2019 Had the lowest number of mining fatalities on record in South Africa with 51 deaths reported. This is according to the 2019 mining health and safety statistics released by Minister of Mineral Resources and Energy Gwede Mantashe on Friday.

The report showed a continued year-on-year improvement of 37% in comparison to the 81 recorded in 2019. There was also a 2% decrease in occupational injuries from 2 447 in 2018 to 2 406 in 2019.

Since 1993, the industry has experienced a more than 92% decline in the number of fatalities from 615 to 51 in 2019.

There have also been improvements in disease incidence rates. In the decade to 2018, the key disease rates for the mining sector – which include silicosis, TB and noise-induced hearing loss – improved by 74%, 63% and 56% respectively.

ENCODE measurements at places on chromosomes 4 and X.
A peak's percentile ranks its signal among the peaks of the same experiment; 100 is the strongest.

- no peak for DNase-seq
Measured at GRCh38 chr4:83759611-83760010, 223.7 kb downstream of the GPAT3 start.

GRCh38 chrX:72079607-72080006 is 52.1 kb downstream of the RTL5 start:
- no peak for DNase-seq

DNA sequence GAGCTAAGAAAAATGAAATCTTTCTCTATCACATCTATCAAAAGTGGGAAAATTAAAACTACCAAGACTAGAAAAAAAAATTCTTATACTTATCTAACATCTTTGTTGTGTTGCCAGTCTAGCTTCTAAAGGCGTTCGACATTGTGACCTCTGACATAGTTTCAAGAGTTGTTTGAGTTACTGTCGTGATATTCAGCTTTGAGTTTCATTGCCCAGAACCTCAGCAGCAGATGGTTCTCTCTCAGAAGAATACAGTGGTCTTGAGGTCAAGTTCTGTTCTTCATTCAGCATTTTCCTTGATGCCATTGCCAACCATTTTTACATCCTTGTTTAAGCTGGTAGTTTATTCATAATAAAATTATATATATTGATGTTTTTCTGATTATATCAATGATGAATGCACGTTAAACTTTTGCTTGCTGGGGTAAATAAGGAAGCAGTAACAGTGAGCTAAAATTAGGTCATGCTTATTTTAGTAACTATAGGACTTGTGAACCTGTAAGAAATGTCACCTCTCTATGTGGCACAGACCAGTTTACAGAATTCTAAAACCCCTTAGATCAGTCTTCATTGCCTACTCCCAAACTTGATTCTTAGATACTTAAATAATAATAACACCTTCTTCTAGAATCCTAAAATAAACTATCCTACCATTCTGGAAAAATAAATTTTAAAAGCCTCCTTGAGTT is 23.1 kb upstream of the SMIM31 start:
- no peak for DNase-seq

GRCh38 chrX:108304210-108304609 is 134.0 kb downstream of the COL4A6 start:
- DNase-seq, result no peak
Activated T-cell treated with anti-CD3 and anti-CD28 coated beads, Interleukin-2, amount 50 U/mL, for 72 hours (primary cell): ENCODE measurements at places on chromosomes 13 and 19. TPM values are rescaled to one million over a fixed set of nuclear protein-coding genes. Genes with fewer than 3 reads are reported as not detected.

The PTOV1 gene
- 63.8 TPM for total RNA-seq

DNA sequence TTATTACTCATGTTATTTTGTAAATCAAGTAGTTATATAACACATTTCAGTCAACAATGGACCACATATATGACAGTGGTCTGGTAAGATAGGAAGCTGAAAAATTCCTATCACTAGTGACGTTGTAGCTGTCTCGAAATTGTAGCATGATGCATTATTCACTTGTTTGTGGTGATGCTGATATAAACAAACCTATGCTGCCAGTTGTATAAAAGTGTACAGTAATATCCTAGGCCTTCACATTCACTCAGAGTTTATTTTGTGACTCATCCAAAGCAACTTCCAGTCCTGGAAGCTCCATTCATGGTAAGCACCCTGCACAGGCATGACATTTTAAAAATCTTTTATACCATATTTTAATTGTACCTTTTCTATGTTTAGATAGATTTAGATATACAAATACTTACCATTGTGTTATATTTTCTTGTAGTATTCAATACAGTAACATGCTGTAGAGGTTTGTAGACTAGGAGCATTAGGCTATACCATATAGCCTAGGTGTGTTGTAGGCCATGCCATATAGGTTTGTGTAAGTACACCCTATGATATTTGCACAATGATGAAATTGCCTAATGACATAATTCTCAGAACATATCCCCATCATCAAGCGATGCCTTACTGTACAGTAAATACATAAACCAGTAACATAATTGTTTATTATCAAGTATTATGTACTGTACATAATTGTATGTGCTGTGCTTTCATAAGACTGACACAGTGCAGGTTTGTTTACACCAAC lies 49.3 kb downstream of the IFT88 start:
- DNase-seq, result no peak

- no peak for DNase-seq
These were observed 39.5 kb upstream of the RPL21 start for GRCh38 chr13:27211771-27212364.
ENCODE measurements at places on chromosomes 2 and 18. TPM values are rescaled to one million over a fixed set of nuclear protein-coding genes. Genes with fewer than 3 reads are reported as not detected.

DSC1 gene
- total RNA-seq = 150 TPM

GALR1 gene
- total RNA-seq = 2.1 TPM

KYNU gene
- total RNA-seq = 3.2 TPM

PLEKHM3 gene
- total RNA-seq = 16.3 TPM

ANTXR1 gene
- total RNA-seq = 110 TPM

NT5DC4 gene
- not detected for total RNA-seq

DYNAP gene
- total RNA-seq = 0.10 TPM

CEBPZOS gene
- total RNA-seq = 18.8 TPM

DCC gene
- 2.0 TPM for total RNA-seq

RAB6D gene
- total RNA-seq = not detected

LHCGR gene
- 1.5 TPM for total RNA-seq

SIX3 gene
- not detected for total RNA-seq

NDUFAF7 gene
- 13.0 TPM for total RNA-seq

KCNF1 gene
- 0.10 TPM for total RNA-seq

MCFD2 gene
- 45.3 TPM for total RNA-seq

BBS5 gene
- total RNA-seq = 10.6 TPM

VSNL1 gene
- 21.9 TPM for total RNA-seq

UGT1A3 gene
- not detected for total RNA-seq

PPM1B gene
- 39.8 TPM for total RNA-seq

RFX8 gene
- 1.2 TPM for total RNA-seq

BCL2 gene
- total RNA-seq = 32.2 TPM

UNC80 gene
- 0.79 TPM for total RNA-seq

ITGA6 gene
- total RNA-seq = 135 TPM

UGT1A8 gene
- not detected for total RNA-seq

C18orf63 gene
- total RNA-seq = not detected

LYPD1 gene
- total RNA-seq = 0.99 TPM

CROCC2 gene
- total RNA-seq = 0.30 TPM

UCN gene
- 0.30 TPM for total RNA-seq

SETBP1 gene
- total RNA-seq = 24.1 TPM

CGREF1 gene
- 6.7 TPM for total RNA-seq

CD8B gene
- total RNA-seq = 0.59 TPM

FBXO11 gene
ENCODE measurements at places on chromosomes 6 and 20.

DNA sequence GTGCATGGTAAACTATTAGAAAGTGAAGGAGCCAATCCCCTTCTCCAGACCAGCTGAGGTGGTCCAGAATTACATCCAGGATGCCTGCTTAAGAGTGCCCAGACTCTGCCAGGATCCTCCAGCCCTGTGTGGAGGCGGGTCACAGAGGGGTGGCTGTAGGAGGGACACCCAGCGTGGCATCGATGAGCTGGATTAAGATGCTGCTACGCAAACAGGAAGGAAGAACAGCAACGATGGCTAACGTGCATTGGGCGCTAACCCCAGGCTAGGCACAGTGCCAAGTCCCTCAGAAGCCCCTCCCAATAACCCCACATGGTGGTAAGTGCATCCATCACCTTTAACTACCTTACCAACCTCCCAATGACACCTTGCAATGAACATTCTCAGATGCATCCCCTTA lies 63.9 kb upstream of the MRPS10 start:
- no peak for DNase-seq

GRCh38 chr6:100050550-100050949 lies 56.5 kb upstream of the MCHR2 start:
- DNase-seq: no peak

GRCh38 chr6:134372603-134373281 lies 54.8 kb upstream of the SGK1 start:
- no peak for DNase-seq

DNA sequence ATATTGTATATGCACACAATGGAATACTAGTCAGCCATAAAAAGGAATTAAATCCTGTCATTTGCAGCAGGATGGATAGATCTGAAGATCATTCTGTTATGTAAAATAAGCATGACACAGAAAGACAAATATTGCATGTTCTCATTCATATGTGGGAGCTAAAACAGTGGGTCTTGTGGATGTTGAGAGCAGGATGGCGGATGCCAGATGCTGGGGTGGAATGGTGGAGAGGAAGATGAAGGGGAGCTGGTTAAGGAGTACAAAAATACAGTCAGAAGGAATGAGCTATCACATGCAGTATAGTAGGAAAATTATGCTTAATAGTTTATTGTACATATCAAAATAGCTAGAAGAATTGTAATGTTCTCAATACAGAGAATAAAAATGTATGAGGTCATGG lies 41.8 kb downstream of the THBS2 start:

Read: Zero Harm needs more attention

Industry remains committed to Zero Harm

Reflecting further on the performance statistics, the Minerals Council South Africa noted that the reduction of the number of injuries must be a key focus area for all industry stakeholders. A further critical concern is the increase in the number of fatalities and injuries among female miners, which must receive the collective attention of all tripartite partners in developing initiatives to protect women in mining.

Roger Baxter, CEO of the Minerals Council notes: “The path to Zero Harm was never going to be an easy or simple one. And we have experienced setbacks. While the industry’s safety and health performance during 2019 is a significant progress on what we have been able to achieve in the past, we recognise that our journey is far from over.”